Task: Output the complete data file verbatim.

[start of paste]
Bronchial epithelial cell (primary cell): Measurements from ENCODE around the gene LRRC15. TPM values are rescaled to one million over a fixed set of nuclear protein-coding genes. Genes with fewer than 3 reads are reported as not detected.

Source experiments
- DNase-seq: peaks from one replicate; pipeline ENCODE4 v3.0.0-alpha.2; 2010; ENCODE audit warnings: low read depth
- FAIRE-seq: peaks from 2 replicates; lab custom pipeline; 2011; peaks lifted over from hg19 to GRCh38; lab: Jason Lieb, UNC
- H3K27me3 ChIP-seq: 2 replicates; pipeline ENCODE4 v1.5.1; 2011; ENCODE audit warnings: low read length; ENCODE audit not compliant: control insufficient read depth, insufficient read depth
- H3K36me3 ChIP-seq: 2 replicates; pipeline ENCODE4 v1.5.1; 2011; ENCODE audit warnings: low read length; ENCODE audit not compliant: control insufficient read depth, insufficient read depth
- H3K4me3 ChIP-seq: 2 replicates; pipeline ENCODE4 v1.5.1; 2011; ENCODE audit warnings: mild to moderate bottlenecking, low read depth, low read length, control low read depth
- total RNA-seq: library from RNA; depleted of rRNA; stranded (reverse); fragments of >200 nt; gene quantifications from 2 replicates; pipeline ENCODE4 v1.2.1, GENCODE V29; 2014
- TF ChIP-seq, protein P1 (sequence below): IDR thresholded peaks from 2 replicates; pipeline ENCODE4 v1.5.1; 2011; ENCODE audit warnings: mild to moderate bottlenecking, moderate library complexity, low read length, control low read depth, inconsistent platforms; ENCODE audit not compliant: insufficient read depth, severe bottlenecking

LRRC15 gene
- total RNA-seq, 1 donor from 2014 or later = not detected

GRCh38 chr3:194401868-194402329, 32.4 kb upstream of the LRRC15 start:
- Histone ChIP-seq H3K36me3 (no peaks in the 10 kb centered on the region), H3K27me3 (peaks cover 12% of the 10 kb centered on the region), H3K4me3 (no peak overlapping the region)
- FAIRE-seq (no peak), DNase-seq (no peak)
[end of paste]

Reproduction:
Bronchial epithelial cell (primary cell): Measurements from ENCODE around the gene LRRC15. TPM values are rescaled to one million over a fixed set of nuclear protein-coding genes. Genes with fewer than 3 reads are reported as not detected.

Source experiments
- DNase-seq: peaks from one replicate; pipeline ENCODE4 v3.0.0-alpha.2; 2010; ENCODE audit warnings: low read depth
- FAIRE-seq: peaks from 2 replicates; lab custom pipeline; 2011; peaks lifted over from hg19 to GRCh38; lab: Jason Lieb, UNC
- H3K27me3 ChIP-seq: 2 replicates; pipeline ENCODE4 v1.5.1; 2011; ENCODE audit warnings: low read length; ENCODE audit not compliant: control insufficient read depth, insufficient read depth
- H3K36me3 ChIP-seq: 2 replicates; pipeline ENCODE4 v1.5.1; 2011; ENCODE audit warnings: low read length; ENCODE audit not compliant: control insufficient read depth, insufficient read depth
- H3K4me3 ChIP-seq: 2 replicates; pipeline ENCODE4 v1.5.1; 2011; ENCODE audit warnings: mild to moderate bottlenecking, low read depth, low read length, control low read depth
- total RNA-seq: library from RNA; depleted of rRNA; stranded (reverse); fragments of >200 nt; gene quantifications from 2 replicates; pipeline ENCODE4 v1.2.1, GENCODE V29; 2014
- TF ChIP-seq, protein P1 (sequence below): IDR thresholded peaks from 2 replicates; pipeline ENCODE4 v1.5.1; 2011; ENCODE audit warnings: mild to moderate bottlenecking, moderate library complexity, low read length, control low read depth, inconsistent platforms; ENCODE audit not compliant: insufficient read depth, severe bottlenecking

LRRC15 gene
- total RNA-seq, 1 donor from 2014 or later = not detected

GRCh38 chr3:194401868-194402329, 32.4 kb upstream of the LRRC15 start:
- Histone ChIP-seq H3K36me3 (no peaks in the 10 kb centered on the region), H3K27me3 (peaks cover 12% of the 10 kb centered on the region), H3K4me3 (no peak overlapping the region)
- FAIRE-seq (no peak), DNase-seq (no peak)